Cryogenics and Superconductivity Society of Japan

A Greeting from the President


The mission of the Cryogenics and Superconductivity Society of Japan (CSSJ) is to advance cryogenic and superconductivity-related science and technology, in order to benefit society. The CSSJ evolved out of the Cryogenic Association of Japan, which was established in 1966. After the Cryogenic Association of Japan was founded, it grew and developed steadily, and in 2011, exactly 100 years after the discovery of superconductivity, it was renamed the CSSJ, representing a new start in its evolution. This year (2016) marks the 50th anniversary of the founding of the Cryogenic Association of Japan.

Superconductivity, which enables the flow of large currents with an electrical resistance of zero, has enormous untapped potential, and is expected to become even more important in the future. For example, coils manufactured by winding wires made of a superconductor can be used to generate very powerful magnetic fields without consuming any electricity. Such superconducting magnets are already used in, e.g., magnetic resonance imaging (MRI) devices for medical diagnostic purposes. In addition, superconducting magnets are key elements of JR-Central's Linear Chuo Shinkansen (bullet train), which is currently under construction. However, since superconductivity is a phenomenon that occurs only at extremely low temperatures, powerful refrigerating devices are needed to keep the magnets at cryogenic temperatures. Thus, superconductivity applications can only be practically implemented by combining superconductor technology and refrigeration technology. In addition to considering these technologies as a whole, another important role of the CSSJ is to advance the basic sciences that underlie these technologies, in order to utilize them effectively.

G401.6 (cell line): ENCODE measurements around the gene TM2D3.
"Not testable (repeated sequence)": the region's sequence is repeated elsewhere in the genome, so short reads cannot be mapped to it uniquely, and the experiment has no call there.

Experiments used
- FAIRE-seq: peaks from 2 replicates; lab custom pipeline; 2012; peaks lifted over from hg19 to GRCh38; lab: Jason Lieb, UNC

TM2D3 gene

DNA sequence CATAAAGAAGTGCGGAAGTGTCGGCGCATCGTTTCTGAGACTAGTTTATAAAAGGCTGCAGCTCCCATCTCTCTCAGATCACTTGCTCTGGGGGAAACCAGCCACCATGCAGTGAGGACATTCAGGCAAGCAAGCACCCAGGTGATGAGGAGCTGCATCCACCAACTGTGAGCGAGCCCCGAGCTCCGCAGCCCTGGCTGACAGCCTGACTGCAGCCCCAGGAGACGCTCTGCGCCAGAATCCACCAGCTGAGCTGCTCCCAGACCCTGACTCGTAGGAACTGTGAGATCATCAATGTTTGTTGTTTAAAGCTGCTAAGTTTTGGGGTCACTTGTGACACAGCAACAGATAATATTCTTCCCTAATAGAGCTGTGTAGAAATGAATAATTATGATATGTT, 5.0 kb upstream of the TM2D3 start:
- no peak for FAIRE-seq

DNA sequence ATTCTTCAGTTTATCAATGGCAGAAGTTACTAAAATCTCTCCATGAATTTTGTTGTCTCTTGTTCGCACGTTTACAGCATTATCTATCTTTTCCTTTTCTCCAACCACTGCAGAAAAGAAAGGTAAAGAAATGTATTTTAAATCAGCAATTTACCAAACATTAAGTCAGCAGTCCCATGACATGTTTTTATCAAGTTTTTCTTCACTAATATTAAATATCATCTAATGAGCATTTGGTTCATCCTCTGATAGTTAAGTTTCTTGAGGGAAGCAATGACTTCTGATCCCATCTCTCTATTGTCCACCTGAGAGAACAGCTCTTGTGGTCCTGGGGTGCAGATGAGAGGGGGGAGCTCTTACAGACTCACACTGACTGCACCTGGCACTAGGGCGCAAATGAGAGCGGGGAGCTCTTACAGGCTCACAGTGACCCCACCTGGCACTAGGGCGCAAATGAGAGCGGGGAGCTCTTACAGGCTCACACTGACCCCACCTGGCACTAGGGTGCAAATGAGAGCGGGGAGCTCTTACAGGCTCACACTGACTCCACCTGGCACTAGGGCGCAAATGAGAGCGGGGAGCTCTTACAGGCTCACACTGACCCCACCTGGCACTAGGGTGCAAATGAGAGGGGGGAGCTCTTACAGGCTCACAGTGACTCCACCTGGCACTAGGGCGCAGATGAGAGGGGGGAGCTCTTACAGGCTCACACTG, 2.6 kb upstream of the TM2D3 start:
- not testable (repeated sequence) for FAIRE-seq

To make use of the latent power of superconductivity science and technology for the benefit of society, we have formulated seven important fields of activity (action indicators), as outlined below. These fields are all deeply connected with human life and future science and technology. Through scientific and technological advancement in these seven fields, to help realize a healthier and happier life for people everywhere, the CSSJ looks forward to continued collaboration with academic societies, researchers, and engineers all over the world.

Hiroaki Kumakura
President of Cryogenics and Superconductivity Society of Japan

Outline of CSSJ

Vision Statement

Five Missions

Action Indicators